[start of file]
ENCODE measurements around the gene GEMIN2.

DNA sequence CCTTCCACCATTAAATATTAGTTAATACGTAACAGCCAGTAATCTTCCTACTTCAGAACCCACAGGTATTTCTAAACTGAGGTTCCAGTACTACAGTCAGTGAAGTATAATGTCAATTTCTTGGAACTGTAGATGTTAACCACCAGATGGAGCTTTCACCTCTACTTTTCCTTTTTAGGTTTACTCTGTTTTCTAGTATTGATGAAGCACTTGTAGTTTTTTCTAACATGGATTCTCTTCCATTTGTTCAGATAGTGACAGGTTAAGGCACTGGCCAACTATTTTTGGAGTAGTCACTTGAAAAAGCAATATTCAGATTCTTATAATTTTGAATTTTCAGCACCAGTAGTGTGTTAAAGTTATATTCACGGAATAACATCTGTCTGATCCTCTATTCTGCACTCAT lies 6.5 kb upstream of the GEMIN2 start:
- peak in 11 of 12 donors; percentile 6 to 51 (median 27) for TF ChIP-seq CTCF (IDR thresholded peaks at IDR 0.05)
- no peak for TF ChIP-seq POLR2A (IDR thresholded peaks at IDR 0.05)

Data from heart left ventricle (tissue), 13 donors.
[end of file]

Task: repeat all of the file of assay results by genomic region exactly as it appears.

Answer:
ENCODE measurements around the gene GEMIN2.

DNA sequence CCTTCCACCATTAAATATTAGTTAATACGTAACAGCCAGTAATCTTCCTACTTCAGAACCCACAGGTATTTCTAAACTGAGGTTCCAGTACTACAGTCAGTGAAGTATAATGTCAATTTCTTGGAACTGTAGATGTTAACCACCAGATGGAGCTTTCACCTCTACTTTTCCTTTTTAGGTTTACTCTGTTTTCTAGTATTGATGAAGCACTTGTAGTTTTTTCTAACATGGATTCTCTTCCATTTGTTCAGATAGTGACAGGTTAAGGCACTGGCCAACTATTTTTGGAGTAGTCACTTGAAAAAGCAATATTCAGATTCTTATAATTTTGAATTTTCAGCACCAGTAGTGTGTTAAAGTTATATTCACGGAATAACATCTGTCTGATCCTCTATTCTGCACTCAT lies 6.5 kb upstream of the GEMIN2 start:
- peak in 11 of 12 donors; percentile 6 to 51 (median 27) for TF ChIP-seq CTCF (IDR thresholded peaks at IDR 0.05)
- no peak for TF ChIP-seq POLR2A (IDR thresholded peaks at IDR 0.05)

Data from heart left ventricle (tissue), 13 donors.